“Probably the only way this deal won’t happen, as currently structured, is if Synopsys and Mentor link hands, but that’s just not going to happen. There’s too much of the NIH, not invented here, mentality at Synopsys.

“And there’s too much bad blood left between Synopsys and Magma for them to join hands and create any real competition that would discourage investors from embracing the Cadence-Mentor deal. Besides, back when Synopsys bought Avanti, and were buying yesterday’s technology, they should have bought Magma instead – back when Magma was much smaller and much less expensive.

“If Aart de Geus wanted to be smart today, ideally he’d go and buy up EVE, Apache, Denali, and other small companies that he could knock off and pay for, for far less than he’d pay for Mentor or Magma. Plus, he’d be getting today’s technology. Because even though everybody knows that Cadence wants Calibre, that’s also yesterday’s technology.

“Meanwhile, just like the Synopsys-Avanti deal, the financial benefits and promised revenue growth of the Cadence-Mentor deal will never materialize. Look at the Oracle-over-PeopleSoft deal, or the AMD-over-ATI deal. If I were a Cadence stockholder, I’d be really pissed at the whole thing. And if I were a user of Mentor’s tools, I’d also be displeased, but Mentor has not been run well. It’s been financially undisciplined, so this acquisition makes sense.

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-- Peggy Aycinena, EDACafe.com Contributing Editor.

Review Article
  • Interesting Summary, Flawed Conclusions July 21, 2008
    Reviewed by 'JeffreyT'
    The article started off well but fell apart in a dramatic way towards the end. You went from recapping the events (which was good) to a offering flawed opinion. This last part was very poorly done because you gave a lot of credence to only one persons point of view.
    Personally I have a problem with so much quoting of "Nobody". If you use a quotes from an "industry expert" without a name being provided, then how can we gauge the persons level of knowledge.
    "Nobody" states several times about how Mentor is poorly run. But over the past 8 years they have grown at CAGR that is 2x the EDA industry. They have moved from a 15% market share to 19% market share over the past 6 years. Mentor has trimmed costs and made relatively small acquisitions that have begun to add to the revenue stream. They buy companies for the technology and people, keep those products, and merge them into the Mentor world (look at OPC technologies as one example).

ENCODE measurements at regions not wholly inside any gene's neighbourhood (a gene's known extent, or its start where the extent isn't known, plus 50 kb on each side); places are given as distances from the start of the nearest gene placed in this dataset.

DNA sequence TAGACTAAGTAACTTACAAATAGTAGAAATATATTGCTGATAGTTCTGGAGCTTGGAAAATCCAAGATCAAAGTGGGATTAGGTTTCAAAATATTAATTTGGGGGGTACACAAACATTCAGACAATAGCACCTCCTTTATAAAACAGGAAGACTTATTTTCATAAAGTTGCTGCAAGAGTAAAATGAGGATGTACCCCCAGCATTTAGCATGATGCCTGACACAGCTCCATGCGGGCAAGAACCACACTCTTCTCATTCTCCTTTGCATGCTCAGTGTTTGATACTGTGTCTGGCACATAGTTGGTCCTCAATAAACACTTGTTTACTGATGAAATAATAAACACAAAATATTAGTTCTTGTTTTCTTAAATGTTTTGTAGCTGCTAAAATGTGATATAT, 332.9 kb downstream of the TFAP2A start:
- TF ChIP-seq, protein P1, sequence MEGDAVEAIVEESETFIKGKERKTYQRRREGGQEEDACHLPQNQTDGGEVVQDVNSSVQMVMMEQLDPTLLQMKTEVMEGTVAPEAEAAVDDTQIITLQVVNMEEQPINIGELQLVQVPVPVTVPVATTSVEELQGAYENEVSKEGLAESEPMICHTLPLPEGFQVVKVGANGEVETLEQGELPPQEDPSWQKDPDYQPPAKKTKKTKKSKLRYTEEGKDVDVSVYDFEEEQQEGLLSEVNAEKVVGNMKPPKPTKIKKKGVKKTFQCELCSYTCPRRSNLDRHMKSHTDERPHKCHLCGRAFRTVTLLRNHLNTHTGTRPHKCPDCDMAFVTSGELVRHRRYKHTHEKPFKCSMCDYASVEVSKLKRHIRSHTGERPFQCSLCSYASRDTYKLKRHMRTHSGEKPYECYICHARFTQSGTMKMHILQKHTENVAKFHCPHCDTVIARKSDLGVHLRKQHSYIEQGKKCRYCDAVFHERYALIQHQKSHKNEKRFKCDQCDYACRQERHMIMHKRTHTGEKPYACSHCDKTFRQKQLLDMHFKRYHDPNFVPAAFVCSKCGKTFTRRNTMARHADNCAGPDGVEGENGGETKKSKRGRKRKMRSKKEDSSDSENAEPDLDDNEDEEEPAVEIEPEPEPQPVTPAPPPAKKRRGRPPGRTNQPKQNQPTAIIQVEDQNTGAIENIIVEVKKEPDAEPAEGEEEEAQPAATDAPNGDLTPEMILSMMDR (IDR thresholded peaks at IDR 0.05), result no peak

Cadence on the other hand is seeing revenues slip. They are losing market share as Synopsys and Mentor close in on them. They have made a number of acquisitions where the products were soon canceled or just floundered afterward. Anterim is a good example of this. At the current rates, Mentor, Synopsys, and Cadence would all be neck and neck in terms of revenue in two or three years.
    The statement was made about Mentor being poorly run several times by "nobody". The goal of the companies leaders should be shareholder return. A well run company provides this.
    MENT was up 55% from its 52 week low on Feb 11 prior to the CDN announcement - from $7.70 to $12.02 on June 13. The company has been on an upward trend. Sounds like a decently run company to me.
    CDNS has not moved at all in the same period - $10.70 on Feb 11 to $11.52 on June 13. And with the announcement it went lower and lower - below $10 again. Tell me how CDNS is so well run compared to MENT?
    Give me an example of why Cadence is a well run company and Mentor is a "country club environment" instead of just giving lame quotes from a "Nobody". Judging from the comments, I would guess that the "nobody" is Sramana Mitra who I feel is a poor judge of the EDA industry. I have read much of what he has posted on his blogs and continually finding myself shaking my head at his poor insight and unsubstantiated "expert opinion".
    BTW, at today's stock prices the only "large" EDA companies that is providing a positive return over a 2 year period are MENT (22% up) and SNPS (42% up). In that period LAVA is flat (0%) and CDNS is down almost 40%.